(3) Furthermore, the Passover lamb was not for mere eating, so that some could be saved for “leftovers” or could be sold or even given away to others; and

(4) no bone of the lamb could be broken. Perhaps the prohibition of breaking the bones (see the application to Jesus in John 19:36) relates to this same point. One could not divide up the carcass, cutting some off for later.

C. (:47-49) Instructions Regarding Participation

1. (:47) Entire Congregation of Israel

“All the congregation of Israel are to celebrate this.”

2. (:48-49) Extended to Circumcised Strangers

a. (:48a) Native Status for Circumcised Strangers

“But if a stranger sojourns with you, and celebrates the Passover to the LORD, let all his males be circumcised, and then let him come near to celebrate it; and he shall be like a native of the land.”

b. (:48b) Necessity of Circumcision

“But no uncircumcised person may eat of it.”

John Hannah: The several regulations for the Passover were apparently necessitated by the non-Israelites who joined the Exodus and had identified with the religion of the Hebrews. If a man did not identify with the covenant promises by the rite of circumcision he could not celebrate the Passover (12:44, 48-49). The feast was to be centered in the home and observed by the entire community (cf. vv. 3, 6, 19).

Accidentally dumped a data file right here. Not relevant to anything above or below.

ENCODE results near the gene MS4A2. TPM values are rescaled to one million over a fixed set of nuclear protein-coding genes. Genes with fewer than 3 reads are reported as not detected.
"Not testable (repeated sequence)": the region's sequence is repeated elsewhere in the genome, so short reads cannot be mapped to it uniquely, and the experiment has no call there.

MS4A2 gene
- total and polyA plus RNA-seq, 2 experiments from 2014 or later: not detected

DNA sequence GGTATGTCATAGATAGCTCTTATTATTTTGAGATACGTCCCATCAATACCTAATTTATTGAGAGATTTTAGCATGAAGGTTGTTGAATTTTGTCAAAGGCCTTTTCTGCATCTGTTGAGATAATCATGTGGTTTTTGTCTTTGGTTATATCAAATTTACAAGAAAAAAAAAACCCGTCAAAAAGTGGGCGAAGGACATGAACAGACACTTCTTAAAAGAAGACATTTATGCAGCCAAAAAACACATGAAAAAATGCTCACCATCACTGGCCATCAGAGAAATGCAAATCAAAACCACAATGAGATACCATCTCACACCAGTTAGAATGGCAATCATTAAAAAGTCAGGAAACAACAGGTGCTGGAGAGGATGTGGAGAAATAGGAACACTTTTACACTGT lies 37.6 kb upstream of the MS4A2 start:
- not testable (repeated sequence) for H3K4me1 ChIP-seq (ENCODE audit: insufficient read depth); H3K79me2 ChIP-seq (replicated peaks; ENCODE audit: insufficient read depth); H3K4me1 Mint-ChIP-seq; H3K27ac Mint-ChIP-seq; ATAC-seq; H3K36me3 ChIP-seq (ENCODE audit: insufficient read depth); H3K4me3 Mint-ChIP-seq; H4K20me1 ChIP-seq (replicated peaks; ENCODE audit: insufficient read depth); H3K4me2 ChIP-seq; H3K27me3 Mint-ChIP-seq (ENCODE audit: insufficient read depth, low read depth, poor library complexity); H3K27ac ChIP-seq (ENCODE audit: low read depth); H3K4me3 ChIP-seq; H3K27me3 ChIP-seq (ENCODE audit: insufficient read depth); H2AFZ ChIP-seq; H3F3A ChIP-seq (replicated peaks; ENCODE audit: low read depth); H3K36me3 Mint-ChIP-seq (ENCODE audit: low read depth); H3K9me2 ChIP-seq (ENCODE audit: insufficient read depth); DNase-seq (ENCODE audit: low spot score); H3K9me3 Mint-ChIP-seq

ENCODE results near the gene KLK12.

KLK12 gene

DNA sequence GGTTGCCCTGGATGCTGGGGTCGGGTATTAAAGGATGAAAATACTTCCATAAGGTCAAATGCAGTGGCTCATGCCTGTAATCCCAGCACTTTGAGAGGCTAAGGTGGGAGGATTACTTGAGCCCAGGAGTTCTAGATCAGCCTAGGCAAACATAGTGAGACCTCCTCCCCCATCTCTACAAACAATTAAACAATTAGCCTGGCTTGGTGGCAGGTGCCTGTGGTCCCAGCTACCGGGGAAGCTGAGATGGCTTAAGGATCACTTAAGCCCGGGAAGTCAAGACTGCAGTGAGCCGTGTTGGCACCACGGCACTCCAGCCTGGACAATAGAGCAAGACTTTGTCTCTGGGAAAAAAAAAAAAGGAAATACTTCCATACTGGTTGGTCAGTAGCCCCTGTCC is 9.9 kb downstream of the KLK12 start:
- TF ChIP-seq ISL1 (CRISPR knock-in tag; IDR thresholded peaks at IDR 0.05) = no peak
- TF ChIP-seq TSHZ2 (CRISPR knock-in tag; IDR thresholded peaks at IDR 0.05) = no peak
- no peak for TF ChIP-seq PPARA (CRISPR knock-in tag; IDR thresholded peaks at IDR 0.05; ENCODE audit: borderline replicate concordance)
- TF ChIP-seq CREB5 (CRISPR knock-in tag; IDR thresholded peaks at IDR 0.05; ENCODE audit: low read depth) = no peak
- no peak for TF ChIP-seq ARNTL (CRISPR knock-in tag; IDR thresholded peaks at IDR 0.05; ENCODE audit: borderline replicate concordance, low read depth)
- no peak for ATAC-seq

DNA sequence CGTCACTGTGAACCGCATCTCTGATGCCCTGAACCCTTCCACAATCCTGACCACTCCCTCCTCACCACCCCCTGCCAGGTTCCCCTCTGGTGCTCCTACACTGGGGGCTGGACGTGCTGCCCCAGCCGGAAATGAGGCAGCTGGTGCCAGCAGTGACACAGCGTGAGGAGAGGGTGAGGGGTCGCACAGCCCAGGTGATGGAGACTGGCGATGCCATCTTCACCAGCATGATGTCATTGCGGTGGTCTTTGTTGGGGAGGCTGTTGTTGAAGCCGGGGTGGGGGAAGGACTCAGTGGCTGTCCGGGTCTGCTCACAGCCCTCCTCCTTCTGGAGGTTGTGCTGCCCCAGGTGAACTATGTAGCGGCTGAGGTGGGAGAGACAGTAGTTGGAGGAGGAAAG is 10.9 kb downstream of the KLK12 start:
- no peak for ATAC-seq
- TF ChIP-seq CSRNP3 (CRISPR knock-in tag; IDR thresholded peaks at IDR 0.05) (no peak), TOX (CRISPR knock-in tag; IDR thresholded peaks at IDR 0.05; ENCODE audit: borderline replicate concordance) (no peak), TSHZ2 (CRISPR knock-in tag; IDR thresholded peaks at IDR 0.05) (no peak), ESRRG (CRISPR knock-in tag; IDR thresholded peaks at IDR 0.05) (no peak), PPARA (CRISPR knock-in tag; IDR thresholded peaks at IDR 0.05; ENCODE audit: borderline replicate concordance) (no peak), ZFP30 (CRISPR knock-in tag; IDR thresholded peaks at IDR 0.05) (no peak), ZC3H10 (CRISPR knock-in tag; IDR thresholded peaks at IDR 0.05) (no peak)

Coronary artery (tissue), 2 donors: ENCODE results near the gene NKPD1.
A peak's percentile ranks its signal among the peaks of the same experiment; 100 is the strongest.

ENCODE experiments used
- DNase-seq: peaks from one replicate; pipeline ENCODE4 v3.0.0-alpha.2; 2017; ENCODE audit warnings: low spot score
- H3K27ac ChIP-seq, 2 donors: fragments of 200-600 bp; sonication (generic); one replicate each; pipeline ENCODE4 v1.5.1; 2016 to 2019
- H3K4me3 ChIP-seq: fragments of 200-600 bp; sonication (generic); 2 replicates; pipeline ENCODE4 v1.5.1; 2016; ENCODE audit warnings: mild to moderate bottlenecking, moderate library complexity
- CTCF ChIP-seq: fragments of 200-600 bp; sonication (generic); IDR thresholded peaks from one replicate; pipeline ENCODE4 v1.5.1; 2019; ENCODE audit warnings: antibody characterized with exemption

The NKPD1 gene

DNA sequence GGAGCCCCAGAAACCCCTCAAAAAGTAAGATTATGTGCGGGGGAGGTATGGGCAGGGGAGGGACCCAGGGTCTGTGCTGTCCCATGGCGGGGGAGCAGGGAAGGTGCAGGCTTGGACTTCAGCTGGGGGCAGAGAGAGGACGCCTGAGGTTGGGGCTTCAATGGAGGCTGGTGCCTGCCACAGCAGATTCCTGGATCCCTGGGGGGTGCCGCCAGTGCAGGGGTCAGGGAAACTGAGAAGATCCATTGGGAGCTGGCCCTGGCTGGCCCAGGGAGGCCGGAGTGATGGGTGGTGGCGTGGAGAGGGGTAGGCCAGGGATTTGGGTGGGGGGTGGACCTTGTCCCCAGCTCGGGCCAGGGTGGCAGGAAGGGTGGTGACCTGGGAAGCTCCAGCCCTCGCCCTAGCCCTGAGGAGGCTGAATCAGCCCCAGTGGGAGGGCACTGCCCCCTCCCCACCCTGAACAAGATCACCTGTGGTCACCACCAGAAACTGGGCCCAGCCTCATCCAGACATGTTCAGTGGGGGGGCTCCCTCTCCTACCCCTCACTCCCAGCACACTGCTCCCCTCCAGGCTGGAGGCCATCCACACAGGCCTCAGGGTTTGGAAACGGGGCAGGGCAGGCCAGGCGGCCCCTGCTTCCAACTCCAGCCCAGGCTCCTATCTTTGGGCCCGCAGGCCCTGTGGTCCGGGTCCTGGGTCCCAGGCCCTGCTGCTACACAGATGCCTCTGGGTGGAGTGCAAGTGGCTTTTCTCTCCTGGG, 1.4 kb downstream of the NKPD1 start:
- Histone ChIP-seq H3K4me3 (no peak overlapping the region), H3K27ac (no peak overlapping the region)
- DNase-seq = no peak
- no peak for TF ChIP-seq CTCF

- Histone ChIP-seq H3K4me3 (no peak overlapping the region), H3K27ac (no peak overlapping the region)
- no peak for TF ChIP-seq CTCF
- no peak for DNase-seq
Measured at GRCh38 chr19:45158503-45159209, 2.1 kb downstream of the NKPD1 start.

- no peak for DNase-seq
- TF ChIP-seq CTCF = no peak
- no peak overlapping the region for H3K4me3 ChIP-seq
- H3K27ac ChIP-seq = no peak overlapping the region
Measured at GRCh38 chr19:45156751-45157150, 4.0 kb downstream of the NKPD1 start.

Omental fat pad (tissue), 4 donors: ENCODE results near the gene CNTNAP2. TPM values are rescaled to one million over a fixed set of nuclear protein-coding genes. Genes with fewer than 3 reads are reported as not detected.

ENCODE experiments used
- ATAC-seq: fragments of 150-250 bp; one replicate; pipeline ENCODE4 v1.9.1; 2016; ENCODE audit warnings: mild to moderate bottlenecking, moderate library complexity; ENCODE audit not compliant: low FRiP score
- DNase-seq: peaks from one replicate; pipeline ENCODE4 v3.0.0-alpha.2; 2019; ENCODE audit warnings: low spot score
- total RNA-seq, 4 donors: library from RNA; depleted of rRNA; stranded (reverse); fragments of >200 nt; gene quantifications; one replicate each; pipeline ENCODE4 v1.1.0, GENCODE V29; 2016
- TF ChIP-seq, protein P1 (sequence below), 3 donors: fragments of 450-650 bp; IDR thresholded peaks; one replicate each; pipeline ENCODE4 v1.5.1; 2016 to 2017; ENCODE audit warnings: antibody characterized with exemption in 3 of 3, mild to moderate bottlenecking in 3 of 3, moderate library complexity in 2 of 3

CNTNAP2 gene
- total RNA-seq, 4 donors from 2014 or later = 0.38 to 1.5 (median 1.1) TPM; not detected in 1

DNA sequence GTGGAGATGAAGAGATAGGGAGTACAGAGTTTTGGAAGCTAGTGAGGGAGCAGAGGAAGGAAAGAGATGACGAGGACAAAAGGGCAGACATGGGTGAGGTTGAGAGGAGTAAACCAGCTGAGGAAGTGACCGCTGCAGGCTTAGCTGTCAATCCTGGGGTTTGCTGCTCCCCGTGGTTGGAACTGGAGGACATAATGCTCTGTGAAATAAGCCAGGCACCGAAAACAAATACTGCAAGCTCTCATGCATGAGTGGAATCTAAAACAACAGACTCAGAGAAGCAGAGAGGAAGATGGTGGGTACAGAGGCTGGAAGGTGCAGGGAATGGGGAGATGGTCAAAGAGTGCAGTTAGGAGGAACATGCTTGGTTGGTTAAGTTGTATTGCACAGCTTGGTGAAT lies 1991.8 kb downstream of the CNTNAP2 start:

c. (:49) No Partiality

“The same law shall apply to the native

as to the stranger who sojourns among you.”


A. (:50) Response of Obedience

“Then all the sons of Israel did so;

they did just as the LORD had commanded Moses and Aaron.”

B. (:51) Reminder of Deliverance

“And it came about on that same day that the LORD brought the sons of Israel out of the land of Egypt by their hosts.”